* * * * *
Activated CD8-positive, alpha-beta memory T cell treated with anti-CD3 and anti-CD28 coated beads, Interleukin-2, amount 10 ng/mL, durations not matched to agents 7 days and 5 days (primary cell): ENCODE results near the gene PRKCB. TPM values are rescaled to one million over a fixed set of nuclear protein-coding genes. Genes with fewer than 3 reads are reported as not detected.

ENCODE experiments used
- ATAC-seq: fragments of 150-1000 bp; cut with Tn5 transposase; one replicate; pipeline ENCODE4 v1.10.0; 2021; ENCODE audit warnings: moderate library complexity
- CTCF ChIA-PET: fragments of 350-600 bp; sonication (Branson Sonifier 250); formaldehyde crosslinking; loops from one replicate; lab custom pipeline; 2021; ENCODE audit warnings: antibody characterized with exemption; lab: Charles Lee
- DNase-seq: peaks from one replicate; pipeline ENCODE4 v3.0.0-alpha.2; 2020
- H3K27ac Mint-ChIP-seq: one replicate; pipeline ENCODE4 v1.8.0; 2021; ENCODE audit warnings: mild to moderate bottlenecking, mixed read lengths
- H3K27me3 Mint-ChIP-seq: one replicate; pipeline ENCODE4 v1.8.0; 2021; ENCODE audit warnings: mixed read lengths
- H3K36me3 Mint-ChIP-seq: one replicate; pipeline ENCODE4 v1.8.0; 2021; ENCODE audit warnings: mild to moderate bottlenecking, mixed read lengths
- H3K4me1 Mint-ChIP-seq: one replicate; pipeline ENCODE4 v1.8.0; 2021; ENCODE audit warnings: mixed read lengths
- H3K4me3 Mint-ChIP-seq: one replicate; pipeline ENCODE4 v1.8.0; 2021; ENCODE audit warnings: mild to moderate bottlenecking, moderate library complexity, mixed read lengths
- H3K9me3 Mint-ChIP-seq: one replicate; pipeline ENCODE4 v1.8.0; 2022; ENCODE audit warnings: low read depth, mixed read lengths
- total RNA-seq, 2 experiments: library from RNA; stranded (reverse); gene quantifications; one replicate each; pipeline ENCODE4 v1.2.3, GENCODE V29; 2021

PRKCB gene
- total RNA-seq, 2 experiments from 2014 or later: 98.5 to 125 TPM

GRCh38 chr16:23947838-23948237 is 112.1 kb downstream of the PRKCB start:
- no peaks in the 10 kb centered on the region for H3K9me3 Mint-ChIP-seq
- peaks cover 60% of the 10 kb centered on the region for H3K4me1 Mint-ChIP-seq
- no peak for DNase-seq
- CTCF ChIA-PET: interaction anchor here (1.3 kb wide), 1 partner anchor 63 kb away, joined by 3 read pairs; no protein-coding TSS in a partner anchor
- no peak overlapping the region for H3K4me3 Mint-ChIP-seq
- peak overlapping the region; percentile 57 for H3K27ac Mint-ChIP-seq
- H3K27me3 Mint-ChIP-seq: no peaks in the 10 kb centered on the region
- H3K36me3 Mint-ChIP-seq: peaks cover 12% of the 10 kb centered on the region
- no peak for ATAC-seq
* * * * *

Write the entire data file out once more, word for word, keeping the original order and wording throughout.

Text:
Activated CD8-positive, alpha-beta memory T cell treated with anti-CD3 and anti-CD28 coated beads, Interleukin-2, amount 10 ng/mL, durations not matched to agents 7 days and 5 days (primary cell): ENCODE results near the gene PRKCB. TPM values are rescaled to one million over a fixed set of nuclear protein-coding genes. Genes with fewer than 3 reads are reported as not detected.

ENCODE experiments used
- ATAC-seq: fragments of 150-1000 bp; cut with Tn5 transposase; one replicate; pipeline ENCODE4 v1.10.0; 2021; ENCODE audit warnings: moderate library complexity
- CTCF ChIA-PET: fragments of 350-600 bp; sonication (Branson Sonifier 250); formaldehyde crosslinking; loops from one replicate; lab custom pipeline; 2021; ENCODE audit warnings: antibody characterized with exemption; lab: Charles Lee
- DNase-seq: peaks from one replicate; pipeline ENCODE4 v3.0.0-alpha.2; 2020
- H3K27ac Mint-ChIP-seq: one replicate; pipeline ENCODE4 v1.8.0; 2021; ENCODE audit warnings: mild to moderate bottlenecking, mixed read lengths
- H3K27me3 Mint-ChIP-seq: one replicate; pipeline ENCODE4 v1.8.0; 2021; ENCODE audit warnings: mixed read lengths
- H3K36me3 Mint-ChIP-seq: one replicate; pipeline ENCODE4 v1.8.0; 2021; ENCODE audit warnings: mild to moderate bottlenecking, mixed read lengths
- H3K4me1 Mint-ChIP-seq: one replicate; pipeline ENCODE4 v1.8.0; 2021; ENCODE audit warnings: mixed read lengths
- H3K4me3 Mint-ChIP-seq: one replicate; pipeline ENCODE4 v1.8.0; 2021; ENCODE audit warnings: mild to moderate bottlenecking, moderate library complexity, mixed read lengths
- H3K9me3 Mint-ChIP-seq: one replicate; pipeline ENCODE4 v1.8.0; 2022; ENCODE audit warnings: low read depth, mixed read lengths
- total RNA-seq, 2 experiments: library from RNA; stranded (reverse); gene quantifications; one replicate each; pipeline ENCODE4 v1.2.3, GENCODE V29; 2021

PRKCB gene
- total RNA-seq, 2 experiments from 2014 or later: 98.5 to 125 TPM

GRCh38 chr16:23947838-23948237 is 112.1 kb downstream of the PRKCB start:
- no peaks in the 10 kb centered on the region for H3K9me3 Mint-ChIP-seq
- peaks cover 60% of the 10 kb centered on the region for H3K4me1 Mint-ChIP-seq
- no peak for DNase-seq
- CTCF ChIA-PET: interaction anchor here (1.3 kb wide), 1 partner anchor 63 kb away, joined by 3 read pairs; no protein-coding TSS in a partner anchor
- no peak overlapping the region for H3K4me3 Mint-ChIP-seq
- peak overlapping the region; percentile 57 for H3K27ac Mint-ChIP-seq
- H3K27me3 Mint-ChIP-seq: no peaks in the 10 kb centered on the region
- H3K36me3 Mint-ChIP-seq: peaks cover 12% of the 10 kb centered on the region
- no peak for ATAC-seq